Because it is actually asking a lot of human beings to only sleep with one person, or in general, “be” with one person for the rest of their lives.

As hard as it is to meet people, it is also not hard at all to make a connection with more than one person. If you have exes than you’ve already proven my point.

There’s no completely shutting that off. We will continue to be attracted to and attracted by other people. We will form relationships with people, get close to them emotionally and sometimes physically because that’s in our nature.

Not because our partner isn’t enough, but because there is no actual limit.

We feel because we’ve given everything to someone that they should be satisfied, fulfilled.

Which brings me to the second thing I thought a lot about: Past relationships. Actually, one in particular. I’ve never been cheated on (to my knowledge), so I can’t really speak on it. Yet I still really identified with the first half of “Lemonade”, with all of it’s anger and apathy and threats and indignation and middle fingers wagged in faces.

And the absolute contradiction telling the guy you want: “Boy, BYE.”

When you are sleeping with someone who doesn’t want to be exclusive, doesn’t want the labels and is generally kind of aloof and non-committal, it will drive you crazy.

The answer is always to not be with someone like this, but it happens.

You have no idea if you’re the side chick. You probably are. Or at the very least, you are simply one of a few, possibly many.

I remember trying to see other people in the meantime. Which didn’t really work because if I was being honest with myself, I wanted to be with him. Even though I knew well enough that we weren’t right for one another, the baseline attraction (mine to him) was undeniable.

I could not extricate myself from the situation. That out of control feeling had me going on dates with other people, having inappropriate conversations and casual meet ups with a friend of his and other people he had connections to.

So when out of the blue, the phone calls and texts stopped, I didn’t know how much of it had to do with him meeting someone else or what he knew about what I was up to when we weren’t together.

I believe it had more to do with the former, but the way in which things were left were because of the latter. As in, maybe I didn’t deserve any kind of explanation or reason or courtesy ending of our non-relationship.

On occasion, I’m still irked by this other girl. She is younger. She is prettier. And she managed to lock it down. The one thing I couldn’t do.

During the entire situation I was constantly questioning my self worth over something that wouldn’t have worked for me anyway. Seriously, at one point I was at a bar hanging out with his friends and he was there. On a date with someone.

Anyway. I’m no Beyoncé.

But I feel a lot of things when I watch and listen to Lemonade. I feel for her and I feel for me.

-Carly

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Before and After

Sometimes I ask myself if I miss the days before having a kid. Or more accurately, do I wish I was childless now.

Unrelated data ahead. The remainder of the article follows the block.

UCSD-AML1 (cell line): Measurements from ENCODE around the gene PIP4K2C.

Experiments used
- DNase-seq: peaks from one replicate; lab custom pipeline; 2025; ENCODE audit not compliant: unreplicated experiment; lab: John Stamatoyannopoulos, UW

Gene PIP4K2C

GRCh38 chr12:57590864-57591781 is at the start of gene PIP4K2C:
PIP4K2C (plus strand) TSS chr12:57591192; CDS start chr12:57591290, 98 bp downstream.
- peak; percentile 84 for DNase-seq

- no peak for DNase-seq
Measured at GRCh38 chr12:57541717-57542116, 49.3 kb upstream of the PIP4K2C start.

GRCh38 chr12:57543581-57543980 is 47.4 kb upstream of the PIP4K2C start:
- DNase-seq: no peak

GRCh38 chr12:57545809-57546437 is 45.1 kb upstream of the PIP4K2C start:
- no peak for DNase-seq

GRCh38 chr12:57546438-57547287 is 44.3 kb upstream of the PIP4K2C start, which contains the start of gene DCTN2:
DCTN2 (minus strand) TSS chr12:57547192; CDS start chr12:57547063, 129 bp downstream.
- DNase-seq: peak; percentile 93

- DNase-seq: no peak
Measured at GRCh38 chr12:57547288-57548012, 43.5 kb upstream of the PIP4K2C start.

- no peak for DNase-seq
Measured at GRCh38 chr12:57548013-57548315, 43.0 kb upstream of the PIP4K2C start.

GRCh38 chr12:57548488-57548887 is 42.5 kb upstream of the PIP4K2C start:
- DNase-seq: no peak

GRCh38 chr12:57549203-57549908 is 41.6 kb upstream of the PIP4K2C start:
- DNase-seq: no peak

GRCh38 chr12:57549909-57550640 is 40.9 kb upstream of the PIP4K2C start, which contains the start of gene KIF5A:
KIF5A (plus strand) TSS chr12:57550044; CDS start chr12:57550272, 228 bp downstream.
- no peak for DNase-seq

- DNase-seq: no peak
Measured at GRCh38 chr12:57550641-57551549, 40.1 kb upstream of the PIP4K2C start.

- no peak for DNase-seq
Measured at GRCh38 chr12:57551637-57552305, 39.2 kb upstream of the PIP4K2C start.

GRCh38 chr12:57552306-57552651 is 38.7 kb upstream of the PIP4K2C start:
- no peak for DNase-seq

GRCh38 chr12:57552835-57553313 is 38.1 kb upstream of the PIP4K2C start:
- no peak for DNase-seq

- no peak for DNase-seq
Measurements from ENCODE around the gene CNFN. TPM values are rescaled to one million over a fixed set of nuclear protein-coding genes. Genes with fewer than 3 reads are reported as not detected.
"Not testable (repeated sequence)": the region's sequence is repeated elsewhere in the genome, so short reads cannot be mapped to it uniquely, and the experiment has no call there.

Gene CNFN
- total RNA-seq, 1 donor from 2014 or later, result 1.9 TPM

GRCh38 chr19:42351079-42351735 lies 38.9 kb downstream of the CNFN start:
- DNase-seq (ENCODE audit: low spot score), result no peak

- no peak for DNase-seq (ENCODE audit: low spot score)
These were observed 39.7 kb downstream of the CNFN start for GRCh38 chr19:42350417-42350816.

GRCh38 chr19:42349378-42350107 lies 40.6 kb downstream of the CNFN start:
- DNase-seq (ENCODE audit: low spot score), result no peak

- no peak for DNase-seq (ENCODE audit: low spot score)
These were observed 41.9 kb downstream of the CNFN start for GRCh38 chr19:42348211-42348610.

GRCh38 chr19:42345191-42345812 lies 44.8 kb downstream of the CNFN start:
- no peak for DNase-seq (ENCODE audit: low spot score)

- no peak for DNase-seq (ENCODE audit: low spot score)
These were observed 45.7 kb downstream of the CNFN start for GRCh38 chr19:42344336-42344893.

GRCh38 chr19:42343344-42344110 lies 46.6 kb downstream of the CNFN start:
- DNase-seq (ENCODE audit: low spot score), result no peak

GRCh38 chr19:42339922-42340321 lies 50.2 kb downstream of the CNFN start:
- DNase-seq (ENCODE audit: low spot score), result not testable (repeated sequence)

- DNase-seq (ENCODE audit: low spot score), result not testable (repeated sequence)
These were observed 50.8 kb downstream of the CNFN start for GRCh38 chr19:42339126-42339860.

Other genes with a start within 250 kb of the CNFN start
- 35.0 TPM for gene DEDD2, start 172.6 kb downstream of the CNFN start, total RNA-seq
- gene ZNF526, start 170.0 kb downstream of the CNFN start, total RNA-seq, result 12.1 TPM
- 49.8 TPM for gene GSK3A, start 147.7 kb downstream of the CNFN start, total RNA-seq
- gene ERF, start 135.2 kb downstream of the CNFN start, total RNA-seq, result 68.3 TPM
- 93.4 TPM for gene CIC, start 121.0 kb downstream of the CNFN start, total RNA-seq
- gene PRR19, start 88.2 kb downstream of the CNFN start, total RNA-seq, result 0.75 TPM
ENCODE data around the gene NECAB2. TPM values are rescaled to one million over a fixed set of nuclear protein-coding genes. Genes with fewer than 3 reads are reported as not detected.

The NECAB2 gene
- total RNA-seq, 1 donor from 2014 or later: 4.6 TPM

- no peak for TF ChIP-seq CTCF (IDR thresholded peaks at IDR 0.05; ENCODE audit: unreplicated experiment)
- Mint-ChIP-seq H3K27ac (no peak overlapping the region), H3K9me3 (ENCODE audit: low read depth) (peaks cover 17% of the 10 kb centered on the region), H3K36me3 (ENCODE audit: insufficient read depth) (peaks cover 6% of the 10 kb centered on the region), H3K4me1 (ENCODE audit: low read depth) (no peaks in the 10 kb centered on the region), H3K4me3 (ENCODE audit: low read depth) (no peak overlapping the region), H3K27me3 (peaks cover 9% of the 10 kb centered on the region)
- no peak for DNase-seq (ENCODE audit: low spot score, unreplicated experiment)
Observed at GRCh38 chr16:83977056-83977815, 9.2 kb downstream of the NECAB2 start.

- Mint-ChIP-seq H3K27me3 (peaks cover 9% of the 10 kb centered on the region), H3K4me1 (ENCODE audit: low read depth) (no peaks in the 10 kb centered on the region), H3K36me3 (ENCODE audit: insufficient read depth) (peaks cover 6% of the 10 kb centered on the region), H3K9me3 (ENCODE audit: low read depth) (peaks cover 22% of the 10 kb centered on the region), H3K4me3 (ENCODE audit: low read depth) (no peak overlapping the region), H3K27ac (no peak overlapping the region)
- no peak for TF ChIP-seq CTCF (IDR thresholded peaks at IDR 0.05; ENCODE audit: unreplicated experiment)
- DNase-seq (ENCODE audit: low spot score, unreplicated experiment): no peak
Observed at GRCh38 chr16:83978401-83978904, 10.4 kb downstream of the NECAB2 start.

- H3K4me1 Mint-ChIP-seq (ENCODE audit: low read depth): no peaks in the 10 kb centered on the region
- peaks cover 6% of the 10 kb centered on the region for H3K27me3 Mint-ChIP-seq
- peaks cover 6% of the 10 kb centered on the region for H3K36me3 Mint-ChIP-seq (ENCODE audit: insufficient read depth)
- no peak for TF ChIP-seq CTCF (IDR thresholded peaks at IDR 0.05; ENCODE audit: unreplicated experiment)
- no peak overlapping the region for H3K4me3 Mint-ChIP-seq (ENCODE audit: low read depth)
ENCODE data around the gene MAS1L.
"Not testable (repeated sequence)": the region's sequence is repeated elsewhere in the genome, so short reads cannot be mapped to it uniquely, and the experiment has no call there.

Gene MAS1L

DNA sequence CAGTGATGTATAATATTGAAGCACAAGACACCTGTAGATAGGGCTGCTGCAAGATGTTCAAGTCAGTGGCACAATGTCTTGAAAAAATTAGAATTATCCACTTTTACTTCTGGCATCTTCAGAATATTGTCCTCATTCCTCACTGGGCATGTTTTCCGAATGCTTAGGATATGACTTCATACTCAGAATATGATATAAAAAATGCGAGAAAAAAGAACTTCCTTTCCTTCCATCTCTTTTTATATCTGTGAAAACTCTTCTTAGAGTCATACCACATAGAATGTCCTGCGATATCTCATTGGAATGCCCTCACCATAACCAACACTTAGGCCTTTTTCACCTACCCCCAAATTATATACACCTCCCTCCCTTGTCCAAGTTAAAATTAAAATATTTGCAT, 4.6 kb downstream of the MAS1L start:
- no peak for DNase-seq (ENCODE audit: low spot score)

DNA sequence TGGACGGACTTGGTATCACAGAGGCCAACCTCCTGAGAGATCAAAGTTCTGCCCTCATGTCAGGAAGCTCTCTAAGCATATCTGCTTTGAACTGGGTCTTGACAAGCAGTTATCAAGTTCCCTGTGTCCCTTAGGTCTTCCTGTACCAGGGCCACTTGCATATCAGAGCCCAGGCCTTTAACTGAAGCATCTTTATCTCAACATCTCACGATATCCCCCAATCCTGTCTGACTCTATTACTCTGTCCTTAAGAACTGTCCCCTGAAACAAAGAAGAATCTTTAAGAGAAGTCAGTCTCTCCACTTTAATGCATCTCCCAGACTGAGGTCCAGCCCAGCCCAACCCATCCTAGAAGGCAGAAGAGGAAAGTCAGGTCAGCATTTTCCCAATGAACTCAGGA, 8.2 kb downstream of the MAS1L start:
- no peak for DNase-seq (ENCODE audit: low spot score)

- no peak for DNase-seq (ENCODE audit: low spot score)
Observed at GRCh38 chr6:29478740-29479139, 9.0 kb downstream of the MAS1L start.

It happened again last night on the drive home for our show.

I got pregnant a couple of months before our debut, so I don’t even know what it would be like to stick around and drink more and see where the night took me.

Which is what I used to do. Stick around. Drink more. See where the night took me.

I felt like a wet rag packing up my things for the drive home to a nameless suburb, lamenting my early wake up call and reciting my absurd commute time and schedule to a new friend.

I can be acutely aware of being without freedom. I feel the resentment rise and then I tell myself as calmly and plainly as possible that “this is no longer about me” and it becomes easier to accept.

Because it really isn’t about me at all.

The practicalities have overtaken everything. The ones that probably should have pre-kid. The voice that would tell me it was OK to show up to work tired and hungover is silent, replaced by a louder one that chides me into calling it a night at the earliest time possible.

Upon further examination, I realize that my kid is less a barrier to my fun than the distance I am from many of the things I love and care about. Though I suppose, the kid is the reason I’m so far away to begin with.

When I decided to have him, I also knew it most likely would not be in the city. Not out of choice, but out of necessity.

We probably could have made it work. Perhaps it would have been fine. But I’m mostly assured after having an unexpected C-Section and  a newborn that living with three people to help was better than one. And while I know I could have asked friends in the city to help and they would have, it’s not the same as your parents making unexpected trips to Target to buy you a table for your breast pump to make things easier.

In a world where I’m paid enough to live in the city with my kid (a number that feels astronomical at this point in time), I could see people after my kid went to sleep or invite them over to my easily accessible apartment.

(My utopia would be living in a commune like setting near all of the people I loved. Every new, cool person would build their own house in the next plot of land. There would be plenty of privacy, but also a community building where people just came and went. There would always be potlucks. There would always be a few people sipping wine or having a nightcap and chatting. There would always be kids running around and exploring. We would help each other with as much as we could, especially the important stuff like child rearing and elder care. And of course, orgies. [Haha…] Wait, am I describing a cult? A polygamous cult? Possibly. Oh well?)